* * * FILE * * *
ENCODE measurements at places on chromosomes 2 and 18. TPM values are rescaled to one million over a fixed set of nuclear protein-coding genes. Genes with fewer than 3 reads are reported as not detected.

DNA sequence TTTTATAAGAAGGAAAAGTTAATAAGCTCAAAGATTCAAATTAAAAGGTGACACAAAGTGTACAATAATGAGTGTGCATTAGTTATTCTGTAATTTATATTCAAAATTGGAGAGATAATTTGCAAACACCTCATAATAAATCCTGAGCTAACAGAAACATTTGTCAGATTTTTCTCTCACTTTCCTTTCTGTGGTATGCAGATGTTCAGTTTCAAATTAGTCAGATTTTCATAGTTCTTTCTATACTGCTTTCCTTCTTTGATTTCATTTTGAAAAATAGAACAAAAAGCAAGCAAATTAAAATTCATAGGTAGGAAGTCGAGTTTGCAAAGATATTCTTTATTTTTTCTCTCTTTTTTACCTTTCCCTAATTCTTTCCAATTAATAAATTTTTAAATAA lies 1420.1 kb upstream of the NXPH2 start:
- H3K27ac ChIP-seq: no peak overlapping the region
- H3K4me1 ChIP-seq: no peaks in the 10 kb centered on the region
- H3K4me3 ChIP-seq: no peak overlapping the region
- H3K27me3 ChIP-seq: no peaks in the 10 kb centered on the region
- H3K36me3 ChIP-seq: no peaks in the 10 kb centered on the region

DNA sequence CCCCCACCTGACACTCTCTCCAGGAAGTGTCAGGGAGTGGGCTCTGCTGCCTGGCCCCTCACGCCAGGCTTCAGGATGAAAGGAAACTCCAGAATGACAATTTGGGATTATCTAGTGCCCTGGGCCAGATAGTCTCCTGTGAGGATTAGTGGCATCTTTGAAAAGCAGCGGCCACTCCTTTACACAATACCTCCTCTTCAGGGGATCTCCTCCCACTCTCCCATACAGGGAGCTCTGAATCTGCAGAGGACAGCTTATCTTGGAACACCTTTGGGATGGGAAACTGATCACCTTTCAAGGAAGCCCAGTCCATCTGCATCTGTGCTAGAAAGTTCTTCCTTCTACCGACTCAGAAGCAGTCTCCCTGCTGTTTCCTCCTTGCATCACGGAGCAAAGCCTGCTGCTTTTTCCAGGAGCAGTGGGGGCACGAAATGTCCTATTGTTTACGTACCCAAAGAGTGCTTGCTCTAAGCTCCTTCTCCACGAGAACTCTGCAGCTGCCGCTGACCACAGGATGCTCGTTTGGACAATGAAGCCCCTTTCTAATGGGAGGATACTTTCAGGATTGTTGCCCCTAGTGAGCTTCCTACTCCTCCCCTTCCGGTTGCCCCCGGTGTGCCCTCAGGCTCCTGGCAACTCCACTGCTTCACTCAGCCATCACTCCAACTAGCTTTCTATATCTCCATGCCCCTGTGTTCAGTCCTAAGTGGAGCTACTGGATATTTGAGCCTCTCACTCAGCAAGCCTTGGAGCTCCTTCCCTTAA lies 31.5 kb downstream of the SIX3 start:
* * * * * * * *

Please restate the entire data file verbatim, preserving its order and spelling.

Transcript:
ENCODE measurements at places on chromosomes 2 and 18. TPM values are rescaled to one million over a fixed set of nuclear protein-coding genes. Genes with fewer than 3 reads are reported as not detected.

DNA sequence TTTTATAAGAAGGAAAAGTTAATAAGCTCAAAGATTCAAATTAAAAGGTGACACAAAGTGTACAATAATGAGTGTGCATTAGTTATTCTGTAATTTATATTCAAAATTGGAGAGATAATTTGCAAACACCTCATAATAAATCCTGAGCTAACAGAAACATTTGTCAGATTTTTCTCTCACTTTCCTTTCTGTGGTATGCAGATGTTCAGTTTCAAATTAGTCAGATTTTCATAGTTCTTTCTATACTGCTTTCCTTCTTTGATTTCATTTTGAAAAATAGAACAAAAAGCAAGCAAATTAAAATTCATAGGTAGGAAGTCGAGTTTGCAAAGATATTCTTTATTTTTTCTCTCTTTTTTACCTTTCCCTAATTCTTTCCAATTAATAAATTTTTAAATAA lies 1420.1 kb upstream of the NXPH2 start:
- H3K27ac ChIP-seq: no peak overlapping the region
- H3K4me1 ChIP-seq: no peaks in the 10 kb centered on the region
- H3K4me3 ChIP-seq: no peak overlapping the region
- H3K27me3 ChIP-seq: no peaks in the 10 kb centered on the region
- H3K36me3 ChIP-seq: no peaks in the 10 kb centered on the region

DNA sequence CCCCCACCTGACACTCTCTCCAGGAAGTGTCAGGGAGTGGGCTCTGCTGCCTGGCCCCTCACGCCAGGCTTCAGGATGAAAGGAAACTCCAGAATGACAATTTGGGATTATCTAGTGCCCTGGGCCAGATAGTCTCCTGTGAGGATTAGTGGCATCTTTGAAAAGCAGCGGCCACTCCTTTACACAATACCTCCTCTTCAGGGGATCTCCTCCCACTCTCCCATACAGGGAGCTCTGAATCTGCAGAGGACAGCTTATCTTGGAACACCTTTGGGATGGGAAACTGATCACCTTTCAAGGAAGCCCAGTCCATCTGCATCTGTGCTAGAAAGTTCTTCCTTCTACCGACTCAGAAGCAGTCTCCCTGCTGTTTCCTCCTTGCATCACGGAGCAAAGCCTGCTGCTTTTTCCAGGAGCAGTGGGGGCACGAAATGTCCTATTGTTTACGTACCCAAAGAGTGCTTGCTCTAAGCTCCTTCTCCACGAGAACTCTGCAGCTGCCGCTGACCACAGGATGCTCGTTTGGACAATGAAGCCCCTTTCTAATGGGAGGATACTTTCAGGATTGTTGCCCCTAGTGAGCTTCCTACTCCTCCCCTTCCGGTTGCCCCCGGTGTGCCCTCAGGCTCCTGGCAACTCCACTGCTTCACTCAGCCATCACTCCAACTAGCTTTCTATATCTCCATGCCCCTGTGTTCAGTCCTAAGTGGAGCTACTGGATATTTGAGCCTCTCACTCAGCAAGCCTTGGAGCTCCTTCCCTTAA lies 31.5 kb downstream of the SIX3 start: